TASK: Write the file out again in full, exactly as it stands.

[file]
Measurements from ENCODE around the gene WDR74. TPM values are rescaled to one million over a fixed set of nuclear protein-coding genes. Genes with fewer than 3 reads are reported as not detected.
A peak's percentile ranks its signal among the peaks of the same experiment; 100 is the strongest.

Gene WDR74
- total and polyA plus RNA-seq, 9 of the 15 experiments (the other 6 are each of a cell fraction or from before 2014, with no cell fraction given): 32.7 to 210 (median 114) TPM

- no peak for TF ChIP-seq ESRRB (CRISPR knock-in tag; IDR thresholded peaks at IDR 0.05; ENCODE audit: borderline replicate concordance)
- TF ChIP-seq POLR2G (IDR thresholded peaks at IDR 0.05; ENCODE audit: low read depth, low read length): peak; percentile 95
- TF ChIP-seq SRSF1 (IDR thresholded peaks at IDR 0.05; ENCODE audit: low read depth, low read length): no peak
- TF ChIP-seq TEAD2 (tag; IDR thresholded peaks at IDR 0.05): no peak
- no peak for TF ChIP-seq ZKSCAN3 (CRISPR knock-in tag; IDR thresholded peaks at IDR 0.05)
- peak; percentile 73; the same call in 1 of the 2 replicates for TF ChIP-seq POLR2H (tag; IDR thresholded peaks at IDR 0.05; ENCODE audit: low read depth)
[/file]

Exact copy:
Measurements from ENCODE around the gene WDR74. TPM values are rescaled to one million over a fixed set of nuclear protein-coding genes. Genes with fewer than 3 reads are reported as not detected.
A peak's percentile ranks its signal among the peaks of the same experiment; 100 is the strongest.

Gene WDR74
- total and polyA plus RNA-seq, 9 of the 15 experiments (the other 6 are each of a cell fraction or from before 2014, with no cell fraction given): 32.7 to 210 (median 114) TPM

- no peak for TF ChIP-seq ESRRB (CRISPR knock-in tag; IDR thresholded peaks at IDR 0.05; ENCODE audit: borderline replicate concordance)
- TF ChIP-seq POLR2G (IDR thresholded peaks at IDR 0.05; ENCODE audit: low read depth, low read length): peak; percentile 95
- TF ChIP-seq SRSF1 (IDR thresholded peaks at IDR 0.05; ENCODE audit: low read depth, low read length): no peak
- TF ChIP-seq TEAD2 (tag; IDR thresholded peaks at IDR 0.05): no peak
- no peak for TF ChIP-seq ZKSCAN3 (CRISPR knock-in tag; IDR thresholded peaks at IDR 0.05)
- peak; percentile 73; the same call in 1 of the 2 replicates for TF ChIP-seq POLR2H (tag; IDR thresholded peaks at IDR 0.05; ENCODE audit: low read depth)